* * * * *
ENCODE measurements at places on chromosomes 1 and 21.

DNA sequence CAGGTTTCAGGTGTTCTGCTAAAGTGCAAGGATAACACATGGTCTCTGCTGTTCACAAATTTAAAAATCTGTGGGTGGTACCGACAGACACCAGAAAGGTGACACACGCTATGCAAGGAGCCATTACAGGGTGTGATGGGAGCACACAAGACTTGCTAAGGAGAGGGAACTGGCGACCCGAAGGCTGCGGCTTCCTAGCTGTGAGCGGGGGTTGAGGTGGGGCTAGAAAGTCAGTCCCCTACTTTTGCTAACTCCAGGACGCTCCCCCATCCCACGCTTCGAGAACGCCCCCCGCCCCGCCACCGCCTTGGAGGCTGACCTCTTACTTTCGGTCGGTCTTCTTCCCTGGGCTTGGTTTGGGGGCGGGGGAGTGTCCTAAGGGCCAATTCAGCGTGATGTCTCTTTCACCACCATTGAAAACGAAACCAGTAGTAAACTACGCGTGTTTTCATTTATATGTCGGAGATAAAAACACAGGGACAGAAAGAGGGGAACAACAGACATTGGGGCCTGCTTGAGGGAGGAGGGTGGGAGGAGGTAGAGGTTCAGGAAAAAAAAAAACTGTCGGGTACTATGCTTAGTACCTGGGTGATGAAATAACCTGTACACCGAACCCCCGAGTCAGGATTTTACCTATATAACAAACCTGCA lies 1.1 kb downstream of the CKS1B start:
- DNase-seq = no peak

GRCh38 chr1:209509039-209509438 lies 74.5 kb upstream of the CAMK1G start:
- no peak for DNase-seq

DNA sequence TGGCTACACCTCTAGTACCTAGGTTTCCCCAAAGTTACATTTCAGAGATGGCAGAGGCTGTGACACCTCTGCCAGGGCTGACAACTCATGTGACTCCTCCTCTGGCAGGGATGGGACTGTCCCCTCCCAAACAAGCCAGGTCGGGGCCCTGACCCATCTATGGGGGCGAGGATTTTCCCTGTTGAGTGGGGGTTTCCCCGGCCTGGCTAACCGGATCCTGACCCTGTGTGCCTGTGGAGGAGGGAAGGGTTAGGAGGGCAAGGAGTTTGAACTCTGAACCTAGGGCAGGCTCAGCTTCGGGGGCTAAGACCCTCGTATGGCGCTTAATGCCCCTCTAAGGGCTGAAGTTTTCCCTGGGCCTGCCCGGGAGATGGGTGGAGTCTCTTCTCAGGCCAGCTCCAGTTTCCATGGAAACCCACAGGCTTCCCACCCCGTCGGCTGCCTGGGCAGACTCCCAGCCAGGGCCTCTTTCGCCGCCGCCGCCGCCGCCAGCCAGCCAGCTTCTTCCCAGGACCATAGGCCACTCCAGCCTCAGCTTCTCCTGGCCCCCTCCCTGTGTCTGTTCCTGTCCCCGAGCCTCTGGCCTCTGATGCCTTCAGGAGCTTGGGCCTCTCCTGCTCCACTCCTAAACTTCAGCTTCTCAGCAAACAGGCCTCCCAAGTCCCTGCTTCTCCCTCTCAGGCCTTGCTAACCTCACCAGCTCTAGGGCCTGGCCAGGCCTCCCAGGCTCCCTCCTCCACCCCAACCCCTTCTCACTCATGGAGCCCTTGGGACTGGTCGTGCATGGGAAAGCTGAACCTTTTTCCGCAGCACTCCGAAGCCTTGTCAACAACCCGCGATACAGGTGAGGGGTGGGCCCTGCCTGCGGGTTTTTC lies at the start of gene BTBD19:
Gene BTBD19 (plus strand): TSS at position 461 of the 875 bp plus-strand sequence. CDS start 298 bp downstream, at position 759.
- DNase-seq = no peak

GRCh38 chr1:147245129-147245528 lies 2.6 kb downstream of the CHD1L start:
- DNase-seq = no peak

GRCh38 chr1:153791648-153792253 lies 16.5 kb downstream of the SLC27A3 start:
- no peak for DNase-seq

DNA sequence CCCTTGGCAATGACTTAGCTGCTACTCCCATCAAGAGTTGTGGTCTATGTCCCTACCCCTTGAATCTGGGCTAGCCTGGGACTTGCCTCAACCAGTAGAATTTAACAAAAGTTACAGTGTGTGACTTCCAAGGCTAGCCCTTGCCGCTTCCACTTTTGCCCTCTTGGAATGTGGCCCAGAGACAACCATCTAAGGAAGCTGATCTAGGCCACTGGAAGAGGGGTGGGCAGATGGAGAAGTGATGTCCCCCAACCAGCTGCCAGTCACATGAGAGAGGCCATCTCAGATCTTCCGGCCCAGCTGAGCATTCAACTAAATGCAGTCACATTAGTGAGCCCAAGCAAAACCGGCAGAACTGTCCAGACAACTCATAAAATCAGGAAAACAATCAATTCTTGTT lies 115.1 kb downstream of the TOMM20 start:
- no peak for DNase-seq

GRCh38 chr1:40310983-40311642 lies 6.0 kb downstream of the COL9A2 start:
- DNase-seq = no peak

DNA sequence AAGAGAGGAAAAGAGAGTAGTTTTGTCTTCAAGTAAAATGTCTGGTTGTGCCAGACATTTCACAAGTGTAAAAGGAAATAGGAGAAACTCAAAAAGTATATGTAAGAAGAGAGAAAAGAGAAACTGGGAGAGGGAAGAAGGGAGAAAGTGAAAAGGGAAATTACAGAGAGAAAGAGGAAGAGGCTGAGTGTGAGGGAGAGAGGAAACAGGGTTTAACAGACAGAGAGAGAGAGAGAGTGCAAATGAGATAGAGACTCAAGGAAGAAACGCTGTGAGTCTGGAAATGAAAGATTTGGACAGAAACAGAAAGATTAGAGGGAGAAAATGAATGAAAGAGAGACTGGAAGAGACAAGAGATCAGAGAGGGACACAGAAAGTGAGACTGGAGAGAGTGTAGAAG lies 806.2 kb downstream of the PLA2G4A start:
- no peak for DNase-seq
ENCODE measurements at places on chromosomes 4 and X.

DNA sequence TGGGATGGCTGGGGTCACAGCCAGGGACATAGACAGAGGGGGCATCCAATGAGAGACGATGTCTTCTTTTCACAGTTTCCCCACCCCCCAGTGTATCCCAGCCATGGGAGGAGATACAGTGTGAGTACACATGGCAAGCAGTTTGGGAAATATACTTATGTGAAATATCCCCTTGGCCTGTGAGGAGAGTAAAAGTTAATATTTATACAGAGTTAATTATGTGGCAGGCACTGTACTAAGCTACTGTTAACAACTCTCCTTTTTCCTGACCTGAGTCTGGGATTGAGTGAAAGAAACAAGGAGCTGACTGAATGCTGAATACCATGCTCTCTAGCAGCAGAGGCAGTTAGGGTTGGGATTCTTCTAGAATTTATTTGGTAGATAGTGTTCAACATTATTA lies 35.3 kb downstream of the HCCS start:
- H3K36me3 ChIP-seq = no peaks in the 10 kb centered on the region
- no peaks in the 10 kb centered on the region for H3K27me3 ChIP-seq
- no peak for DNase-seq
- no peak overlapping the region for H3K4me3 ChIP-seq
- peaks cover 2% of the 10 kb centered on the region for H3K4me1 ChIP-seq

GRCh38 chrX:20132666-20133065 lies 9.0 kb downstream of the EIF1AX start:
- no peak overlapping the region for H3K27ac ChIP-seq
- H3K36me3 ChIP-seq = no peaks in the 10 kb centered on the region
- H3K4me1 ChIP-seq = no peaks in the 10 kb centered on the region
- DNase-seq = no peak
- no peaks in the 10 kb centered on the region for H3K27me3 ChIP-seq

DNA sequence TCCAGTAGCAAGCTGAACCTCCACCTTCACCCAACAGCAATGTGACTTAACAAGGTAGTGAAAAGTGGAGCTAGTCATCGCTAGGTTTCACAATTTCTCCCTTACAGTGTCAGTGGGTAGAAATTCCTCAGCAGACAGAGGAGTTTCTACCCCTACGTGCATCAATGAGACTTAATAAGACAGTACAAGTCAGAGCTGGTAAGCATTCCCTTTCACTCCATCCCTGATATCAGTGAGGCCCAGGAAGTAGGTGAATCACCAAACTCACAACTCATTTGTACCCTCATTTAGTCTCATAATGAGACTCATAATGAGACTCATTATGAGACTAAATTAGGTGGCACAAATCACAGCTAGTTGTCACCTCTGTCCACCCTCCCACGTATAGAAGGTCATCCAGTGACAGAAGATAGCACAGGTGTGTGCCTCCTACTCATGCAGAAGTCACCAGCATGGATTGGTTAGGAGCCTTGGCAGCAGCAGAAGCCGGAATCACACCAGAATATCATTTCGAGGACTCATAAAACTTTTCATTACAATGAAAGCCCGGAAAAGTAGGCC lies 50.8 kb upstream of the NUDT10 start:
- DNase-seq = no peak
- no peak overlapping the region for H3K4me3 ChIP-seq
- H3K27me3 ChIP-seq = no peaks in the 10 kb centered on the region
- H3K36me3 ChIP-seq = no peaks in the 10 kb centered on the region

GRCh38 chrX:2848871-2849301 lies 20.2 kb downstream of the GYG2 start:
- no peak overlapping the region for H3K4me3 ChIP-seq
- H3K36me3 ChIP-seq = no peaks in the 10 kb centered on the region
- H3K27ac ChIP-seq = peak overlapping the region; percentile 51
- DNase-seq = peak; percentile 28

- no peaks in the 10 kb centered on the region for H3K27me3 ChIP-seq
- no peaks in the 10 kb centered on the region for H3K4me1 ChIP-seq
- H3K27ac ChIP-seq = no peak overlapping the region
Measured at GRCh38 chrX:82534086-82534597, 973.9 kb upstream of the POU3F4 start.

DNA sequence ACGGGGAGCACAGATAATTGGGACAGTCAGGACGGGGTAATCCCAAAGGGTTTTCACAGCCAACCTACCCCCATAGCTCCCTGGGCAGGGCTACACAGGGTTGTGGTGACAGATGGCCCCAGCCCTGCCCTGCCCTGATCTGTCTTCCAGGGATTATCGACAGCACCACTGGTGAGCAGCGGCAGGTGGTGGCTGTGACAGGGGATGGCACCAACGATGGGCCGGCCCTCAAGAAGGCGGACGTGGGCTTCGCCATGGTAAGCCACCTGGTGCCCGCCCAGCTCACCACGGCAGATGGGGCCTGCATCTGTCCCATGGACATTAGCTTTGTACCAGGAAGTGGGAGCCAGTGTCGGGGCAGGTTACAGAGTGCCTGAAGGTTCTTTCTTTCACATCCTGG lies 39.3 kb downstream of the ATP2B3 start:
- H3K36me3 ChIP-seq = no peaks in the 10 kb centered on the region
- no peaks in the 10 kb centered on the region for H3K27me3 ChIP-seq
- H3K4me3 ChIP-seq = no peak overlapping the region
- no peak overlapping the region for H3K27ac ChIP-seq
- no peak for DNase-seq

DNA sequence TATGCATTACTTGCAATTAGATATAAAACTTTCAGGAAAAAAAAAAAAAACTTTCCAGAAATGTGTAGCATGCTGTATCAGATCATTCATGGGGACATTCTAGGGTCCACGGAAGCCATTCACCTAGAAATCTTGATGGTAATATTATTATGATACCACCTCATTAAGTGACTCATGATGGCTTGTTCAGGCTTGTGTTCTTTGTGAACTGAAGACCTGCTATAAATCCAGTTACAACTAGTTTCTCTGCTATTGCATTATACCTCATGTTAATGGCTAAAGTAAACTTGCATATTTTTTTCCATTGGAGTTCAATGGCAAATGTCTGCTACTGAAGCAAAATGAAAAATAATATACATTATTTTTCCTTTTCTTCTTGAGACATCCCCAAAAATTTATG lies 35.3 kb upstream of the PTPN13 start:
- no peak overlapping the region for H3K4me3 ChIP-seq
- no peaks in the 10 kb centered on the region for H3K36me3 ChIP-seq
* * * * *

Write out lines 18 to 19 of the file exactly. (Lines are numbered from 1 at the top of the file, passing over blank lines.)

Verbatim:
- no peak for DNase-seq
ENCODE measurements at places on chromosomes 4 and X.